Man Who Made Fake News Sites To Sell “Pure Green Coffee” Must Pay $30M To Customers

Man Who Made Fake News Sites To Sell “Pure Green Coffee” Must Pay $30M To Customers

Two years after the Federal Trade Commission sued the marketers of the “Pure Green Coffee” for using fake news sites and fictional reporters to push the weight-loss supplement, the man behind those companies has been ordered to repay $30 million to customers tricked into buying the product. [More]

Dr. Oz Grilled By Senator Over “Miracle” Weight-Loss Claims

Dr. Oz Grilled By Senator Over “Miracle” Weight-Loss Claims

Since he started appearing on pal Oprah Winfrey’s show a decade ago, and especially since he launched his own inexplicably popular daytime talk show in 2009, Dr. Mehmet Oz has had a history of being a bit overly enthusiastic about some of the alternative and nontraditional treatments he’s highlighted, resulting in countless scammers cashing in on the questionable weight-loss treatments he’s described as “miracles,” like the green coffee extract that is the subject of an ongoing federal action. This morning, Dr. Oz is appearing before a Senate subcommittee and admitting that his “cheerleading” for products that he admits are just “crutches” has caused trouble for himself and for the Federal Trade Commission. [More]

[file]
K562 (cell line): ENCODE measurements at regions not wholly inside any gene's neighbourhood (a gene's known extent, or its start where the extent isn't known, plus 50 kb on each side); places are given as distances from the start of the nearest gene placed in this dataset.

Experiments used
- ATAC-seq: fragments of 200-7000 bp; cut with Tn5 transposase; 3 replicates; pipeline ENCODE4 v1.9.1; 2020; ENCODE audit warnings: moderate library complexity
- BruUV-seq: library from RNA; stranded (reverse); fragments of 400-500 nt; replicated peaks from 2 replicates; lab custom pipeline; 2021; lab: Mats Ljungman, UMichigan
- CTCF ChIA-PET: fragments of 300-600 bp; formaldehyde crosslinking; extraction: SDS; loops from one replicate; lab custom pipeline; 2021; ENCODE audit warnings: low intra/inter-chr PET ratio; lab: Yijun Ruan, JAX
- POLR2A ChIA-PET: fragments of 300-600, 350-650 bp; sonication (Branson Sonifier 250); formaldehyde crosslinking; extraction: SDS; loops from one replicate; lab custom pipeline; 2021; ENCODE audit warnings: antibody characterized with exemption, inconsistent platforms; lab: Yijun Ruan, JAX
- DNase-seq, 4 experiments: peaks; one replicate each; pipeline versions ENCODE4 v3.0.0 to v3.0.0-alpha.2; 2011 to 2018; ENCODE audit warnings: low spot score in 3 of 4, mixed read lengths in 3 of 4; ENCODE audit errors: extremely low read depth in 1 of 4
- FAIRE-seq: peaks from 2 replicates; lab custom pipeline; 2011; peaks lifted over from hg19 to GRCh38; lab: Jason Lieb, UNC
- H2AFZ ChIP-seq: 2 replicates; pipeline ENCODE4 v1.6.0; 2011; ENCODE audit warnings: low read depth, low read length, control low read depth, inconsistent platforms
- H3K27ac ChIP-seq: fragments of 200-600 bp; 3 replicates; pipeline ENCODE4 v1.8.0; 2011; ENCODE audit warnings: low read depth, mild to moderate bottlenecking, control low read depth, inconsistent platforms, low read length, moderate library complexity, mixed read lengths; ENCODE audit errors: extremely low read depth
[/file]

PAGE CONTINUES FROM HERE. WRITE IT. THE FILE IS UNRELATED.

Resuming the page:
Sellers Of “Pure Green Coffee” Accused Of Faking News Sites, Creating Bogus Reporter

On the left, "staff reporter Helen Hasman," who has an identical twin in Mélissa Theuriau on the right.

If you’re a regular watcher of the ethically questionable Dr. Oz, then you may remember how he helped start a minor “green coffee extract” craze a couple years back by declaring it a miracle weight loss drug. In an attempt to cash in on this dubious hype, a number of sites started popping up within weeks, repeating and exaggerating the already puffed-up claims, and using fake endorsements, faux news articles and fictional “reporters.” [More]